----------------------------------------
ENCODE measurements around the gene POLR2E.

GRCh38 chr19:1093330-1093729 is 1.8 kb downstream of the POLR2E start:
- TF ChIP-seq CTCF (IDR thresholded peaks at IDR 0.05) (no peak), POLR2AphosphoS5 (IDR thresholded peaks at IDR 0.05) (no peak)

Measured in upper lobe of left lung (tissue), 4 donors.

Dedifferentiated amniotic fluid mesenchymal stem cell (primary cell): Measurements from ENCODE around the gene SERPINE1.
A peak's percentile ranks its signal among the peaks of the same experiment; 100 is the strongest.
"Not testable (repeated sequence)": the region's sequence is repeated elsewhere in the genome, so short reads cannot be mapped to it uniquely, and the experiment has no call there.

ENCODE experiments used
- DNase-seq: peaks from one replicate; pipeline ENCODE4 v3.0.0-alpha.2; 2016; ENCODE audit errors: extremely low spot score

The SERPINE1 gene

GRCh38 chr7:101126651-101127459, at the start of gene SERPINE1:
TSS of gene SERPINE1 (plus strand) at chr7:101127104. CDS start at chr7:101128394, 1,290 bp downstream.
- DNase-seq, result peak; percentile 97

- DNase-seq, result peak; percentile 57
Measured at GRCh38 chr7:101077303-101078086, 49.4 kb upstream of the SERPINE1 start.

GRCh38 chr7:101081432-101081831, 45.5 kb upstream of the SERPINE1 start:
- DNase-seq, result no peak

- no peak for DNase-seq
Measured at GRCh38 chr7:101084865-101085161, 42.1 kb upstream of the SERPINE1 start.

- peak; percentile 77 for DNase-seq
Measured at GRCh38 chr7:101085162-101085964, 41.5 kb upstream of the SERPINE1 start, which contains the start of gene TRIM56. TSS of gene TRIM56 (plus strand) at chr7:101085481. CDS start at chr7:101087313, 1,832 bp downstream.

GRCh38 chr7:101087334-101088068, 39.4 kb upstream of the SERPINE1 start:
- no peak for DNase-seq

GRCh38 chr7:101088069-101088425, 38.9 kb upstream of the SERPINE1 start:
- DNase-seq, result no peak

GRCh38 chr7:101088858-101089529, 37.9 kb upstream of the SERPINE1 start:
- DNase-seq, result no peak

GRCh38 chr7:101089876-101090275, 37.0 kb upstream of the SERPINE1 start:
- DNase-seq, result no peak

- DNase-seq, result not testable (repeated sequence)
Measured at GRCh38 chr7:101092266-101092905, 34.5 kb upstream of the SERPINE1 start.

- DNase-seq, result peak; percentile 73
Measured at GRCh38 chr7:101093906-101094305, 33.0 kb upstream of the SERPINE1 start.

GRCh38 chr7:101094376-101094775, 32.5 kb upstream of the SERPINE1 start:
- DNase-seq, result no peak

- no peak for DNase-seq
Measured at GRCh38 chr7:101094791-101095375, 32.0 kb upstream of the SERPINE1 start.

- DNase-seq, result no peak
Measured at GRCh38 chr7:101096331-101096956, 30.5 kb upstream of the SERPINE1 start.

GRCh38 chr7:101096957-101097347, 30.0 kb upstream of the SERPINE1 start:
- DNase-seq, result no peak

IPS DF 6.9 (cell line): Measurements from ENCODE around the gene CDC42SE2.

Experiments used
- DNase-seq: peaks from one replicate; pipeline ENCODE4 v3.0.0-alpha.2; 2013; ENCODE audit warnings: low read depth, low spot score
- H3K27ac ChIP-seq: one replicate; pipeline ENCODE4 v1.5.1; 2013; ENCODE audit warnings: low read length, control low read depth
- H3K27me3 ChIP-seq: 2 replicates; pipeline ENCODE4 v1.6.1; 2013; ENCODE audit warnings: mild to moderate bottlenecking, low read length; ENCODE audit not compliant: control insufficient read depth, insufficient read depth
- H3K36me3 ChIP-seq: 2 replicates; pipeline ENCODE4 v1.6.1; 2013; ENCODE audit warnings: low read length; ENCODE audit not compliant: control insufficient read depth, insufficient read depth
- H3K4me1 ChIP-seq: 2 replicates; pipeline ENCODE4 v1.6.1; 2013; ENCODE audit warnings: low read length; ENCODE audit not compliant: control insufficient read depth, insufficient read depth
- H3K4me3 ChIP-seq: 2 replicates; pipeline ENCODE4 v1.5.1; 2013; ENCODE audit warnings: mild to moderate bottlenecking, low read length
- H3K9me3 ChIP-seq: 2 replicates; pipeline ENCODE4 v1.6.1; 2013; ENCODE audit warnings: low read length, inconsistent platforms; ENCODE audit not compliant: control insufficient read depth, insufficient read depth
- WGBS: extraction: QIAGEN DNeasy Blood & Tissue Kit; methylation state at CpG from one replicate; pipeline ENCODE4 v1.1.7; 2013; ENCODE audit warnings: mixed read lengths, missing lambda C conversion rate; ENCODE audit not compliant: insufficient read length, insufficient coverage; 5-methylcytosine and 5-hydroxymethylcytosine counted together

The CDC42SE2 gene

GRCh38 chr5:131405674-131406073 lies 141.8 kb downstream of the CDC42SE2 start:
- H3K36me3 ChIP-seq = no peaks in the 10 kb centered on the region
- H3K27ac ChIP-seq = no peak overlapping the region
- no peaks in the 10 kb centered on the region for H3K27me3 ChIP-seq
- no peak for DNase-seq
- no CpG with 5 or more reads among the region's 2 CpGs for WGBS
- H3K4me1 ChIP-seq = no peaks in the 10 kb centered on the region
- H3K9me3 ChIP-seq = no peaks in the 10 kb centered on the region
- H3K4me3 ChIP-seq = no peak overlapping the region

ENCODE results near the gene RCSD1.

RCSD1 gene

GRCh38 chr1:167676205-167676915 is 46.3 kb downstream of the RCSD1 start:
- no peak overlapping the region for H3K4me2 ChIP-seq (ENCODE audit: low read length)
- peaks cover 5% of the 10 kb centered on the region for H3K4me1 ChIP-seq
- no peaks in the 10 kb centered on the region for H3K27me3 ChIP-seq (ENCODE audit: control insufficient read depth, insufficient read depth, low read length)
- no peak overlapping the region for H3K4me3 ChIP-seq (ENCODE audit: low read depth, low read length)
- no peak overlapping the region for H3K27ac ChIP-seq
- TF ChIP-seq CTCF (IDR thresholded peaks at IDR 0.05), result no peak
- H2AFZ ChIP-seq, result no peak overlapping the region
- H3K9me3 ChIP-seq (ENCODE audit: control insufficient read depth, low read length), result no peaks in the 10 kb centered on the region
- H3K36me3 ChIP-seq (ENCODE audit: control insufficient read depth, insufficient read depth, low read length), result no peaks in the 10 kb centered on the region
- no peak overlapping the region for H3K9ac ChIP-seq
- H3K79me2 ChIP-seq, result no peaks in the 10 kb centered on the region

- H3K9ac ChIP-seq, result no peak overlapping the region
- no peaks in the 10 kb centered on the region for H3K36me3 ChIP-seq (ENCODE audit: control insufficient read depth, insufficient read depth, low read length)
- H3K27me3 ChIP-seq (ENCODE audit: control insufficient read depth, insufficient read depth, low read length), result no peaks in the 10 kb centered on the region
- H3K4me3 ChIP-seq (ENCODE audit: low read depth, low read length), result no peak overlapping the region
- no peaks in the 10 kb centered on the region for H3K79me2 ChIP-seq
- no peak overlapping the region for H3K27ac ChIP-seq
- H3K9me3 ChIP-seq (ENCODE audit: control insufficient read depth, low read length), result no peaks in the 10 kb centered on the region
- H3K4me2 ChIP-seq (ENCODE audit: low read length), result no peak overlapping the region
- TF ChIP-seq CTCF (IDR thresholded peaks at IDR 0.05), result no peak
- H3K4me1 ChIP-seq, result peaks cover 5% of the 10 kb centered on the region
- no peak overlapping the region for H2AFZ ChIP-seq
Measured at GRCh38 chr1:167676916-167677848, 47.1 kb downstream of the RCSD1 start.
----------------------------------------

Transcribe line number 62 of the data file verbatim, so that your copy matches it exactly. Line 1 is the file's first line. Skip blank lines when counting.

ENCODE results near the gene RCSD1.